Monday, May 08, 2017

The GOP plan probably won’t change Congress’s health care. Here’s why.

By Elise Viebeck May 5, 2017

Lawmakers and congressional staffers are unlikely to face higher premiums or fewer health-care benefits as a direct result of the House Republicans’ health-care plan for one big reason: They work in the District of Columbia.

That’s the conclusion of health-care experts who said that Congress’s 535 lawmakers and the thousands of Capitol Hill staffers who work for them won’t be much affected by the American Health Care Act, which passed the House narrowly on Thursday.

This is despite the House’s move to nullify a provision in the amended bill that originally exempting them from the plan’s changes, according to several health-care experts.

The AHCA would allow states to opt out of current rules requiring health plans to cover a set of essential benefits and preventing insurers from charging higher premiums to people with pre­existing conditions.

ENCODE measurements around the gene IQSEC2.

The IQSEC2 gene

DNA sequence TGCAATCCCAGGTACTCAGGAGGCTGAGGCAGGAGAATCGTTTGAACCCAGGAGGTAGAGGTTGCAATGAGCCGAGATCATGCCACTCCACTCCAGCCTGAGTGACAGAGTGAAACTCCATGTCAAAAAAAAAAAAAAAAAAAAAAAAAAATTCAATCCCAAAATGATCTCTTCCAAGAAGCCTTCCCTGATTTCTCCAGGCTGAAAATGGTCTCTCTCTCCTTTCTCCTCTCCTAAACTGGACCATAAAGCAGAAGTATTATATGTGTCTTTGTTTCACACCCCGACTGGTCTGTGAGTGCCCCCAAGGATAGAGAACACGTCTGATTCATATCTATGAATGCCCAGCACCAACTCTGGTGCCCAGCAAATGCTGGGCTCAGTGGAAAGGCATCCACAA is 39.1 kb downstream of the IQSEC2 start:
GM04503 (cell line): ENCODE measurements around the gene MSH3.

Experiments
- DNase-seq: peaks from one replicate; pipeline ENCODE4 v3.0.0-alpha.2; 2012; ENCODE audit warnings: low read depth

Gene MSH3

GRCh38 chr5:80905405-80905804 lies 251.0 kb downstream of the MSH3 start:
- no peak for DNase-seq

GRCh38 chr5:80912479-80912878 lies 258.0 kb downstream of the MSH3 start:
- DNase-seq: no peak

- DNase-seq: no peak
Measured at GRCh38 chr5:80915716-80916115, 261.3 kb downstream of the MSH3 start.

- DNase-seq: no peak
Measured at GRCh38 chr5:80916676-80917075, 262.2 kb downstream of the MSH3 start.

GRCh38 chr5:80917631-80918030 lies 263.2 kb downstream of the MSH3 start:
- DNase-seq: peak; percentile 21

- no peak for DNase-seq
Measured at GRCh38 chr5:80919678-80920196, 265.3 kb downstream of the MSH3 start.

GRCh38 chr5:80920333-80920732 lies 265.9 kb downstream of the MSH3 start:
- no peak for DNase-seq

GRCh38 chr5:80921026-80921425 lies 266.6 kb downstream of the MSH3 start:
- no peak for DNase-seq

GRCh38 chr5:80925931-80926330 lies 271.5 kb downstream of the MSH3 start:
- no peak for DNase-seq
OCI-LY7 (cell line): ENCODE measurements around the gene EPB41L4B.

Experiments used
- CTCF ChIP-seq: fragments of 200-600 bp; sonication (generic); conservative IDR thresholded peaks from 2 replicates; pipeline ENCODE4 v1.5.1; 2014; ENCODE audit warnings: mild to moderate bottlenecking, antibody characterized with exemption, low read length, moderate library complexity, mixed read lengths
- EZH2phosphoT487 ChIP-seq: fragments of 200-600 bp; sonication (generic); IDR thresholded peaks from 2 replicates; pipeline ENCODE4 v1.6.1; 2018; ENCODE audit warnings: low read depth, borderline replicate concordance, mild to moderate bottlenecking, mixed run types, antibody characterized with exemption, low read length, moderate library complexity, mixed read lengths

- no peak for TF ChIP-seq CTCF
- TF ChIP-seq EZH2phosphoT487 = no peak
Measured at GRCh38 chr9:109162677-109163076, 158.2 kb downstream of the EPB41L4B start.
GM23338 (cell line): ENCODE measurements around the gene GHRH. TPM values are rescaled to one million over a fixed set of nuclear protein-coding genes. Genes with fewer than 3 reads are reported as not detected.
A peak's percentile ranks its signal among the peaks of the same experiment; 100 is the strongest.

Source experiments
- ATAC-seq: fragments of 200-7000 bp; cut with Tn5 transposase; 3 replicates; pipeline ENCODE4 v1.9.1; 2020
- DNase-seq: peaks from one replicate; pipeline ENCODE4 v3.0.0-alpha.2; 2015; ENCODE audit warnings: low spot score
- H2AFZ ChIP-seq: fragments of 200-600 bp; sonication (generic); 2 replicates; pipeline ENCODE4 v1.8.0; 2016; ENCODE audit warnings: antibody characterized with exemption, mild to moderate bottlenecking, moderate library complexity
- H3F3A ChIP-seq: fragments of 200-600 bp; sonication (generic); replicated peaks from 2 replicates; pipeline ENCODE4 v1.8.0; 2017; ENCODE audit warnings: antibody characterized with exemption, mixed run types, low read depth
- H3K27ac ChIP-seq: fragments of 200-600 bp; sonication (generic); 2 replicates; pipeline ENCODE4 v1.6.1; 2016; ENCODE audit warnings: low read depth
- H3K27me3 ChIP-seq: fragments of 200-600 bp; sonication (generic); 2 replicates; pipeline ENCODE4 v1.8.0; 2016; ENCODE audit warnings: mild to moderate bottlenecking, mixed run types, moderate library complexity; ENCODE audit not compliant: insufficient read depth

Members of Congress and their aides are unlikely to feel the effects of these changes, however, because they generally obtain health insurance through the small-group exchange operated by the District of Columbia. If the D.C. government continues to enforce the Affordable Care Act’s protections, which most experts believe it will, lawmakers and their staffers could end up with more robust and less expensive coverage than constituents in states that are not as friendly to Obamacare.

“Even though they’re no longer exempting themselves, I think the likelihood of any of them facing higher premiums for preexisting conditions or not having access to a comprehensive set of benefits is pretty unlikely,” said Cynthia Cox, associate director for the Program for the Study of Health Reform and Private Insurance at the Kaiser Family Foundation, in an interview.


The Obama-era law required members and staffers to buy insurance on an exchange rather than through the Federal Employees Health Benefits Program, as a way to ensure that Congress experienced the same perceived benefits and hardships under the law as the people they represented.


No comments:

Post a Comment